Sony has rounded out its attendance at the world's largest mobile-specific gathering, MWC 2019, with a brand new pair of high-end wireless Bluetooth headphones dubbed the Sony Open-ear Bluetooth Stereo Headset SBH82D. Available in blue, black, or grey, the new neck-borne wireless buds follow a classic design that's not dissimilar to the company's Xperia Ear Duo.
The new Open-ear Bluetooth Stereo Headset SBH82D doesn't feature a 'true' wireless styling. Instead, they're comprised of a 255mm cable that rests on the back of a user's neck as well as a 56.45mm-long control housing. Earbuds are attached to that arrangement via their own 210mm cable and the whole package weighs in at just 25.5g.
The other key factor with these earbuds, following in line with the previously mentioned listening device is that, as the branding implies, these have an open ear design. That's meant to not only keep users safe by allowing both top-end audio and environmental noise to be heard simultaneously but also to ensure that the wearer can continue interacting with their environment.
While most audio devices try to cancel out external noises, users should be able to continue having a conversation and maintain some situational awareness while wearing the SBH82D Bluetooth headset.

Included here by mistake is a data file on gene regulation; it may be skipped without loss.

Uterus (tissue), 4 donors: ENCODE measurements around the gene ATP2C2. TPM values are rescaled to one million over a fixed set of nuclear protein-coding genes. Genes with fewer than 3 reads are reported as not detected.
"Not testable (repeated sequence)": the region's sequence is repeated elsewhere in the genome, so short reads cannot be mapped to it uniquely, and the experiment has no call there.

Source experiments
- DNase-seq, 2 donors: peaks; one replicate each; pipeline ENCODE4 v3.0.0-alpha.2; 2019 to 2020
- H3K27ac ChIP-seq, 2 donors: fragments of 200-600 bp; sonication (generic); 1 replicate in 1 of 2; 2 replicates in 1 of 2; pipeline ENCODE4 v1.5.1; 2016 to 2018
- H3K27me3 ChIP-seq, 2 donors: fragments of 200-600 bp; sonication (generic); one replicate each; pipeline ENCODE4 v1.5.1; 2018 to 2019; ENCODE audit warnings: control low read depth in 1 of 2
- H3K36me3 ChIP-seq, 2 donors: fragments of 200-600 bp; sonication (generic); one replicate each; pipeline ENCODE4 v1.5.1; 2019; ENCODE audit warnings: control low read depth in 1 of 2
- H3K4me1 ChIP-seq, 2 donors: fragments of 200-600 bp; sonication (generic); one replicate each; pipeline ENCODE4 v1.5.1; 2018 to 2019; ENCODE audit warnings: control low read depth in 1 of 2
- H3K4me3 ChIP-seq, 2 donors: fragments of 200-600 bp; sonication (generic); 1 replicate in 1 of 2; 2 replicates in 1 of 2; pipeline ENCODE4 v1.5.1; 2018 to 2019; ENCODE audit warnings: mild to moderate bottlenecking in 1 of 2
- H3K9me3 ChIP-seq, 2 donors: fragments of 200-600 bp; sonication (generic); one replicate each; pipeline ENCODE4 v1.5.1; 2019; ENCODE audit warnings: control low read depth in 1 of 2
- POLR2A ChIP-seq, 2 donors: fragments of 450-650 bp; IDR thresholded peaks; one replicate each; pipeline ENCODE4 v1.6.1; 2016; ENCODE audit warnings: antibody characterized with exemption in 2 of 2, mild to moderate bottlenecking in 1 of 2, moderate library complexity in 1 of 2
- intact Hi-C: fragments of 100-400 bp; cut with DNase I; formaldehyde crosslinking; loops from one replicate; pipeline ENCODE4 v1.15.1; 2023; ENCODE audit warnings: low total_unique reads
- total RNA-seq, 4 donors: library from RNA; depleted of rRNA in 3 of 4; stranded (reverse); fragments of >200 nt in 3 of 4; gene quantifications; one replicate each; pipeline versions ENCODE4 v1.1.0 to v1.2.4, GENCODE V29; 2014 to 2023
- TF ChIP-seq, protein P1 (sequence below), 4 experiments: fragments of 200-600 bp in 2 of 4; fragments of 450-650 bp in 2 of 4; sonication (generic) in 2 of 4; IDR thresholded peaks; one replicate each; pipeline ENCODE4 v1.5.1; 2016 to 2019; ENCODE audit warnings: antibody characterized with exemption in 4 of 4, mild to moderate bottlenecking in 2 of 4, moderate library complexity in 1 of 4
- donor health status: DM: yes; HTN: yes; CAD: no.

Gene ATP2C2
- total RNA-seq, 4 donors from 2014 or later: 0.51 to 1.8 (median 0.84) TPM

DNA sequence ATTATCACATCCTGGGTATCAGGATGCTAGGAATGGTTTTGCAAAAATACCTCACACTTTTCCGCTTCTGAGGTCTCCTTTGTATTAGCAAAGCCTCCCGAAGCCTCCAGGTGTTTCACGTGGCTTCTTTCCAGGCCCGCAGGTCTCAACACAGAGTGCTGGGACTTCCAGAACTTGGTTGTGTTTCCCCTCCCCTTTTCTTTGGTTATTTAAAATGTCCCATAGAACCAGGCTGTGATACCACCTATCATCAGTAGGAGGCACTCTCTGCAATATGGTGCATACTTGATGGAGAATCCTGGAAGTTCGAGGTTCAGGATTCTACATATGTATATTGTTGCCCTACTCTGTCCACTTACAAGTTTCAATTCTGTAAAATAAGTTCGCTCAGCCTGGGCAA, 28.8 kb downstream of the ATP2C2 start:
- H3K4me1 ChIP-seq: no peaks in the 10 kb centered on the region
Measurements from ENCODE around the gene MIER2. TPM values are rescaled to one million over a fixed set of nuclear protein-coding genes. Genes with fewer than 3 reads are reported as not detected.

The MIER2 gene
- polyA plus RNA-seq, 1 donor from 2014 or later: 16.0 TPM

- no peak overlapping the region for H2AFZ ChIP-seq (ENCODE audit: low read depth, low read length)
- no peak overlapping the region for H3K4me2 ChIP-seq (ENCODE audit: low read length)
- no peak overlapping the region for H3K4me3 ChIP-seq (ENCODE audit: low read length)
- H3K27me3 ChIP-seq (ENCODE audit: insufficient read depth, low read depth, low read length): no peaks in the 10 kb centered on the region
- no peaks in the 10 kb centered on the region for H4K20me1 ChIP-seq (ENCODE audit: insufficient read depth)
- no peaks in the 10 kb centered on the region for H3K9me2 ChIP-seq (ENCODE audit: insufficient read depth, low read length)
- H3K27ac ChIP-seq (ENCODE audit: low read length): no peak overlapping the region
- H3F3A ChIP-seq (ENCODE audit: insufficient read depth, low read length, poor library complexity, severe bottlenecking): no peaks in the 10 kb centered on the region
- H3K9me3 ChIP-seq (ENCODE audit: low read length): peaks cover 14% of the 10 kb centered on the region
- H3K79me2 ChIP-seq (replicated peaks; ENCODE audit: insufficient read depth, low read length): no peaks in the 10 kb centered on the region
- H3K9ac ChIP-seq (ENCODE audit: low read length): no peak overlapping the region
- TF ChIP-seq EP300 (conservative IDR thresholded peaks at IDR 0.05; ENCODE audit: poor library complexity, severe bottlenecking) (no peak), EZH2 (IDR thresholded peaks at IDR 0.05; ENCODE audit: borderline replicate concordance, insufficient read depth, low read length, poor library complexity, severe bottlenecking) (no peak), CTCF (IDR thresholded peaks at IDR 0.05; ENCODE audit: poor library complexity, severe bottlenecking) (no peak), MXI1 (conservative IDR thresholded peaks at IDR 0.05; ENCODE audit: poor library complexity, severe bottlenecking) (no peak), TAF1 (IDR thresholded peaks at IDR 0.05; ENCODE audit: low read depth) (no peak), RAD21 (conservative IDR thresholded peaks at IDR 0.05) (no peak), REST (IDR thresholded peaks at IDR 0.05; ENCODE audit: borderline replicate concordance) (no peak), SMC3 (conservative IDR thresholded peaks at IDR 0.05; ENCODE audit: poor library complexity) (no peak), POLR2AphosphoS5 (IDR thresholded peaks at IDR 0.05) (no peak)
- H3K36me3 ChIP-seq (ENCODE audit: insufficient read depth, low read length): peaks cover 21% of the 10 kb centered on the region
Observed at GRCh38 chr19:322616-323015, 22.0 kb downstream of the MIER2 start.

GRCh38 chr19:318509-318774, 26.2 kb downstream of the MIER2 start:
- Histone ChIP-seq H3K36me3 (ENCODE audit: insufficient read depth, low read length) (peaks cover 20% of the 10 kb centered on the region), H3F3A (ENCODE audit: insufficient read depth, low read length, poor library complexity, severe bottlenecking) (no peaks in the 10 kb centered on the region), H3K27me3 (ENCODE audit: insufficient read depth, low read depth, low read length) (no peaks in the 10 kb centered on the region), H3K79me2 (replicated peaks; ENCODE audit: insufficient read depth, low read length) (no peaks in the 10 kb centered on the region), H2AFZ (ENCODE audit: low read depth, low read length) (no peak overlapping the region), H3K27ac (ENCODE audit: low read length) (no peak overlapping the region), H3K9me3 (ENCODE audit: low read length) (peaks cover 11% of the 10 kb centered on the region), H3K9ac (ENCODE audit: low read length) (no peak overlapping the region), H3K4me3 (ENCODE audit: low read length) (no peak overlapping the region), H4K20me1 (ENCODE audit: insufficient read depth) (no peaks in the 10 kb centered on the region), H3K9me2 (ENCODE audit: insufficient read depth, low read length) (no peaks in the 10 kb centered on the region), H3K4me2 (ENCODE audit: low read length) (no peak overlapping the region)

The control box on the unit keeps things simple and straightforward, featuring a multifunction button for call and playback control as well as easy access to Google Assistant or Siri. NFC is included for one-touch initial connectivity. The only other buttons are volume keys, on the same side of the device as the multifunction key, and a power button, LED indicator, and mic are embedded in the control box on the opposing side.
The important specs
Regarding the specs that really matter for an audio accessory, the Sony Open-ear Bluetooth Stereo Headset SBH82D is driven by multipoint, multipair-enhanced Bluetooth 4.2. The reasonable impedance of 32 ohms, a frequency range of 20Hz to 20KHz, and a total harmonic distortion rating for audio playback from 100Hz to 10KHz at one milliwatt of just 10-percent should keep sound crisp and powerful.
The open-ear design, as noted above, depends on the use of a hollowed-out silicone ring that comes in three sizes with the headset and keeps the earbuds in place as well as letting external sounds through.
On the battery side of things, the total capacity is not listed by Sony. However, the company does indicate that talk time is rated at around eight-hours with its new headset and playing music only takes approximately a half-hour away from that — falling in at seven-and-a-half-hours. Standby time is rated at around 200-hours or just over eight days. Charging is claimed to take right around 2-hours.
When is this coming?
Sony's latest wireless Bluetooth headset design is much sleeker and should be better all around than previous listening devices from the company for some regions as early as May 2019. Sony also hasn't provided any details about pricing. While not guaranteed by any means, because this is not a true wireless design it should be somewhat less expensive than the Xperia Ear Duo mentioned above — which sold for $280 in the US.